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Friday, August 28, 2009

Returning to our roots

     In July 1994 when I first learned of the White Rose, my only interest at the time was to write a creative nonfiction novel targeting high school and college students. And after that, to move on to another interesting topic. I was actually more interested in writing creative nonfiction (also known as literary nonfiction) novels than in German resistance during the Shoah.
     And indeed, the first several drafts of my work - all the way through 1997 - were creative nonfiction novels.
     It was only when publishers kept telling me 1) that White Rose had been sufficiently covered by Richard Hanser; and 2) that my story was too different and therefore too unbelievable - only after hearing these two things over and over did I decide to nail down the White Rose story once and for all. With cold, hard facts.
     Even that decision was not final-final. Because as thoroughly footnoted as my White Rose histories are, people still would not believe me. That is how thoroughly entrenched the Scholl legend has become. We had to publish primary source materials in English translation before readers would believe what I wrote. And even now with all these materials readily available, there are still those who prefer to believe the sugary, fluff-legend.
     I cannot do anything else to make them listen. They are now consciously choosing to believe lies.
     That being said: I'm now returning to that fifteen-year-old project, the creative nonfiction novel about the White Rose. It is in the form of a letter/diary-novel, so each person speaks or writes in first person. In their own voice.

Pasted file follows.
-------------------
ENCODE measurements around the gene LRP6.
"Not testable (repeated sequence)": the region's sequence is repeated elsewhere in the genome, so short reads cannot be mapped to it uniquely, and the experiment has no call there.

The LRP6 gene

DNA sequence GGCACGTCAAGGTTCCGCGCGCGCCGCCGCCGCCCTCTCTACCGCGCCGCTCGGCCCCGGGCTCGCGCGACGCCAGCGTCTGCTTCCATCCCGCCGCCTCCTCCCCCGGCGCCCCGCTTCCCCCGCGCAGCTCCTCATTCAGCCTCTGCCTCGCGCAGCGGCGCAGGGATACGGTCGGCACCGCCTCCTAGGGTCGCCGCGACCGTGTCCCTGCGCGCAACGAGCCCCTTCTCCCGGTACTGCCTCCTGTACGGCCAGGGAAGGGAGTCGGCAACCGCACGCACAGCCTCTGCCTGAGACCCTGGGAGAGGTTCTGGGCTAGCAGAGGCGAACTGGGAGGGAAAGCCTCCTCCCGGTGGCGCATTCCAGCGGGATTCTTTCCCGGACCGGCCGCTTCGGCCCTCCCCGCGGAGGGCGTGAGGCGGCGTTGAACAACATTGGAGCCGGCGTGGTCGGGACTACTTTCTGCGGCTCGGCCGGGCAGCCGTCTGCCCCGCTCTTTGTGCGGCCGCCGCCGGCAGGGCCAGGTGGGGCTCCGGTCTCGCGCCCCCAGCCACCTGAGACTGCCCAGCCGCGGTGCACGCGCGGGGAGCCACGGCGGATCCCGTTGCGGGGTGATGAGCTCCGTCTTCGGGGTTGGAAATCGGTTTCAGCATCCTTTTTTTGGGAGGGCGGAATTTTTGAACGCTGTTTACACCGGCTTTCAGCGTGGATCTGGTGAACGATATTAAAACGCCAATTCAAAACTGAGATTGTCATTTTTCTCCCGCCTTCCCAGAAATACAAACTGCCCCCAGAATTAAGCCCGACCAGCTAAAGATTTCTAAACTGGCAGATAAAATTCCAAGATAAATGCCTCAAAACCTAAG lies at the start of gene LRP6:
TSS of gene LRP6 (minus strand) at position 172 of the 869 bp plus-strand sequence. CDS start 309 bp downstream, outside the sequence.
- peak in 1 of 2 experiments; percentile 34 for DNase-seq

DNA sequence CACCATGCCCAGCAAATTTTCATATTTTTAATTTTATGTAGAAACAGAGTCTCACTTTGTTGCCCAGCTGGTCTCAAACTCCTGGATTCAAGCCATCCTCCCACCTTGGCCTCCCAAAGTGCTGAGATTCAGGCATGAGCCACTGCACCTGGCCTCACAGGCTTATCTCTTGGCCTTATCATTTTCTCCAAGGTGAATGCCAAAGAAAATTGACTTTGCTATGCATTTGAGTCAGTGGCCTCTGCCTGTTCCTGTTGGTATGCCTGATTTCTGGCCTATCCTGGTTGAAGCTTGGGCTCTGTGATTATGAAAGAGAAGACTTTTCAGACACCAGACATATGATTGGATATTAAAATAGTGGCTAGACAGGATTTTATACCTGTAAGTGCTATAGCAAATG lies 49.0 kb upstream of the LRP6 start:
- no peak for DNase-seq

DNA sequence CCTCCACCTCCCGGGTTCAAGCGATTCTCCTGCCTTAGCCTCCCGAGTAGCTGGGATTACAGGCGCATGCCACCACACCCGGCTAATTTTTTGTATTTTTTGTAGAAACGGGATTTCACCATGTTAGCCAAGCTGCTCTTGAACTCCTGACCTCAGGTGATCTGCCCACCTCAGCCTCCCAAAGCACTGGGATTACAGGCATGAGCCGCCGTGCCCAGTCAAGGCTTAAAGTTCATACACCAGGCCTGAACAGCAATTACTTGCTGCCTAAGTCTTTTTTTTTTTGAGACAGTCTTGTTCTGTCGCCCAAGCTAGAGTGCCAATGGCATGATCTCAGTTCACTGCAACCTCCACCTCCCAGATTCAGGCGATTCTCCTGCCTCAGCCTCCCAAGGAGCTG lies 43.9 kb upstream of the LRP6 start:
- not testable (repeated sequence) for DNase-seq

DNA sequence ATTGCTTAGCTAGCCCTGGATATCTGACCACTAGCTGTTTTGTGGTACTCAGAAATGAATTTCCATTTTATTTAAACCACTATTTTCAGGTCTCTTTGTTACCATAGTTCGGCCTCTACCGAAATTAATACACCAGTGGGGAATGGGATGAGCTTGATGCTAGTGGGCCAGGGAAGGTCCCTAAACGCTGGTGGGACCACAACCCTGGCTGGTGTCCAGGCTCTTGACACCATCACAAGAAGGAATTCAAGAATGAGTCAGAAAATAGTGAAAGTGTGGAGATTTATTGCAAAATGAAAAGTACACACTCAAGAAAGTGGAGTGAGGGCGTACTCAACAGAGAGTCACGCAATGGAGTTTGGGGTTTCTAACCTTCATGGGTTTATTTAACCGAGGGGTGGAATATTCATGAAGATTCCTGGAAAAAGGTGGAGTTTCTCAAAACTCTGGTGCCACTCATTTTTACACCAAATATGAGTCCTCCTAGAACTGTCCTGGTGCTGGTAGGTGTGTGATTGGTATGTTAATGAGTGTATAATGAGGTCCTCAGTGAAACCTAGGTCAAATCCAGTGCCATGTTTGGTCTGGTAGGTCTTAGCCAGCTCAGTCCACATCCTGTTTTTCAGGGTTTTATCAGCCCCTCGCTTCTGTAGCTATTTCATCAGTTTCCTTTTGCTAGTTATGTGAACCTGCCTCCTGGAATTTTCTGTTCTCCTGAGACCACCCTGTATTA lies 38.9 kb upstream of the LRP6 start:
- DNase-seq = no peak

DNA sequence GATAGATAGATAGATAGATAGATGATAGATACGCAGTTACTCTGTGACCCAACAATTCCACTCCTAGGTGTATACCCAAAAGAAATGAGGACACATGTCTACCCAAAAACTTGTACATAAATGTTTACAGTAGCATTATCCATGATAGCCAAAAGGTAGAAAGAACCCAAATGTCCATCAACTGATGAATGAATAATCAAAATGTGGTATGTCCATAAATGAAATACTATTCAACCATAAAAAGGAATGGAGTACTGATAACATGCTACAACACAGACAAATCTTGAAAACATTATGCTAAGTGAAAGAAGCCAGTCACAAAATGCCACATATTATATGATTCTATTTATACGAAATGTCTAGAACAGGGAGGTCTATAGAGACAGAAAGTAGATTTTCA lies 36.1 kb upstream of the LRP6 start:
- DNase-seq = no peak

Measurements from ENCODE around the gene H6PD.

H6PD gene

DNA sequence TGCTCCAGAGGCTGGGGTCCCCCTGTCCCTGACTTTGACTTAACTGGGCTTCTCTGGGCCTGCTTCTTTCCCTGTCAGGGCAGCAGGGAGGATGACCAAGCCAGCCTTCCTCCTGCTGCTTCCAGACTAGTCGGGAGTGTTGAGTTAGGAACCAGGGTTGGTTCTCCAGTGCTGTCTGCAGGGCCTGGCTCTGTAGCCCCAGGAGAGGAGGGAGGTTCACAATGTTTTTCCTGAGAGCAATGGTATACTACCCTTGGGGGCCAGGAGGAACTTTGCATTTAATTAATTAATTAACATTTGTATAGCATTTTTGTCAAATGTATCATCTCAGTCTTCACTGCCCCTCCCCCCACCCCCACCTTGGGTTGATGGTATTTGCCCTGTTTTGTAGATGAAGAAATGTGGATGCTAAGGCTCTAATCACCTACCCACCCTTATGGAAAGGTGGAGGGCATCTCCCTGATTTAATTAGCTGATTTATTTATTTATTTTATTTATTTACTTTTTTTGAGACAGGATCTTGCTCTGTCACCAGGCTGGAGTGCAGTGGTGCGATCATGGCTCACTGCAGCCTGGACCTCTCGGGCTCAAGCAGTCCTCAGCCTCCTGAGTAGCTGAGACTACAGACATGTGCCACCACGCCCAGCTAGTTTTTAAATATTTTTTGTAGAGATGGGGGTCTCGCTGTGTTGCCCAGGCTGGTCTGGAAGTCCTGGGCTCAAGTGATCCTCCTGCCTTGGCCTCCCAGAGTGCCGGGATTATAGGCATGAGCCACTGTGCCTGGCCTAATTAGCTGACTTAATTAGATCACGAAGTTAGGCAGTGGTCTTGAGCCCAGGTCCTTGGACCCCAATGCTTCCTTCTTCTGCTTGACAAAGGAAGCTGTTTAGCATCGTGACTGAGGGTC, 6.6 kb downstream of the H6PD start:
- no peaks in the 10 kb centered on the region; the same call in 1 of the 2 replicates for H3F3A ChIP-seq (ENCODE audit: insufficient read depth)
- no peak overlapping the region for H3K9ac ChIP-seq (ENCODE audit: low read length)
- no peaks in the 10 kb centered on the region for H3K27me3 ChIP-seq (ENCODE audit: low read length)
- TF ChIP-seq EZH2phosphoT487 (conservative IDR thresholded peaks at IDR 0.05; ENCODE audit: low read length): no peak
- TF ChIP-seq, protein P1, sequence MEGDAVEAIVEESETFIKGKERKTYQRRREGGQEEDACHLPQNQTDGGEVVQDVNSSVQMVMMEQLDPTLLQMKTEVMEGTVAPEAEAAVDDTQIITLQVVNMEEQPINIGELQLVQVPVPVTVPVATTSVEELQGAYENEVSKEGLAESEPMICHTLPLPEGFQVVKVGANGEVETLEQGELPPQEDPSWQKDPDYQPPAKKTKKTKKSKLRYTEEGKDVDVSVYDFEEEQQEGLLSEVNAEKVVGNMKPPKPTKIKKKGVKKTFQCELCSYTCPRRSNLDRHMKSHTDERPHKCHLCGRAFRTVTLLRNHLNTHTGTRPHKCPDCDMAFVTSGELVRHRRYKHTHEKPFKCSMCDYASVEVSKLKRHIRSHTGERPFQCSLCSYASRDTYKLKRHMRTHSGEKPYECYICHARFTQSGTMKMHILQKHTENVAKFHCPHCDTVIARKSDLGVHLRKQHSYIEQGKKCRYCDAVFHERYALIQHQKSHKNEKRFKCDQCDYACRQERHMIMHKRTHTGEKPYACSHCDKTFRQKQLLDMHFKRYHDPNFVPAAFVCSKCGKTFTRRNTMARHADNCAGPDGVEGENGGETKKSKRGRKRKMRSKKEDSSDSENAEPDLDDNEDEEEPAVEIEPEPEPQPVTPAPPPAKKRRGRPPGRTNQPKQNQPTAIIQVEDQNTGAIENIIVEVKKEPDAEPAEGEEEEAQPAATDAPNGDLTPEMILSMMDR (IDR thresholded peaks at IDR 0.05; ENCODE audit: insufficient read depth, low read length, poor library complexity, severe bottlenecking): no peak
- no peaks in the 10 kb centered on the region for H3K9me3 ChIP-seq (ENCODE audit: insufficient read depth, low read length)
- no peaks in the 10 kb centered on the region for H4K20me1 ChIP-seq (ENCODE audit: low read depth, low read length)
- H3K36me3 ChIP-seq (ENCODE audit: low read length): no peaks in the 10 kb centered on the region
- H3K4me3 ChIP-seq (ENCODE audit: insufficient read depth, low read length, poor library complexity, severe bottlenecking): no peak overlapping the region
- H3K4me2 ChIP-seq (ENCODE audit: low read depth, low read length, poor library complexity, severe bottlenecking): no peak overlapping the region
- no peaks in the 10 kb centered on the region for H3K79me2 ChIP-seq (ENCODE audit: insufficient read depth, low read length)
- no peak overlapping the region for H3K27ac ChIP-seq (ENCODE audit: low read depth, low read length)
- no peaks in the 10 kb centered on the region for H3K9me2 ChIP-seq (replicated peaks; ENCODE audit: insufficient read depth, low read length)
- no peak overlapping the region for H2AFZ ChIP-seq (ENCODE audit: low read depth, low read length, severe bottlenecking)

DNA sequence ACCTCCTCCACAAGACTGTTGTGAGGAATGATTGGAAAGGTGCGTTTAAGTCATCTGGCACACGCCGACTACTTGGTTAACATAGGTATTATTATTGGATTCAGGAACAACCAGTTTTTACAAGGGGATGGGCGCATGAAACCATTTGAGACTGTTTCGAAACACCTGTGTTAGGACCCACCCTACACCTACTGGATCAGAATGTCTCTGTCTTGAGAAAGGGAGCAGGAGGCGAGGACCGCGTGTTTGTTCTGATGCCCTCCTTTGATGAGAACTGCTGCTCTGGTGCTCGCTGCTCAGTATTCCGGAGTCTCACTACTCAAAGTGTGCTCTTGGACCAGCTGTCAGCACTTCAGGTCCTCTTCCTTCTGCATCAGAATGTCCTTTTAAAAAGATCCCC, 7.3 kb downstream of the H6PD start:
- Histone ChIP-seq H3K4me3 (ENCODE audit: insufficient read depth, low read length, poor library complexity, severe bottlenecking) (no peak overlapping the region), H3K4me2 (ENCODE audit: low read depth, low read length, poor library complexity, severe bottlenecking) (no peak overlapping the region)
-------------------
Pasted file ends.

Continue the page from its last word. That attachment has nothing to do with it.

The five people I've chosen to tell the White Rose story - to get the most comprehensive points of view - are:
  • Sophie Scholl, first because she is the best-known of the White Rose group of friends, and second because her internal battles are well worth considering;
  • Willi Graf, because his moral backbone is inspiring, and also because Willi's real-life diary recorded on an almost daily basis what they did;
  • Gisela Schertling, because her Gestapo interrogation transcripts let us know the most about what they did from January 6 to February 18, 1943, and because she was firmly and enthusiastically Nazi (she is the antagonistic voice in the novel);
  • Wilhelm Geyer, because he mentored Sophie and Alex, and even Katharina Schueddekopf, and because he is an older voice, a person who admired what these much-younger students were doing; and,
  • Traute Lafrenz, the strongest woman in the group, because her moral fortitude will leave you in awe of this young woman.
     We've added this novel to our online catalog. Please click here to order.

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